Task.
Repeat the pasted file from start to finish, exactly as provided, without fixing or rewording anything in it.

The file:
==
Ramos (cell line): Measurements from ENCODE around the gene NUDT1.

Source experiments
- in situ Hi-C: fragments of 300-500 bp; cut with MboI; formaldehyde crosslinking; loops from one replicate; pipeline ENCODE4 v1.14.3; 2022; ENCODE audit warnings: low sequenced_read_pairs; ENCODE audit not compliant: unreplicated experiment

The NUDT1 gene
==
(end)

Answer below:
Ramos (cell line): Measurements from ENCODE around the gene NUDT1.

Source experiments
- in situ Hi-C: fragments of 300-500 bp; cut with MboI; formaldehyde crosslinking; loops from one replicate; pipeline ENCODE4 v1.14.3; 2022; ENCODE audit warnings: low sequenced_read_pairs; ENCODE audit not compliant: unreplicated experiment

The NUDT1 gene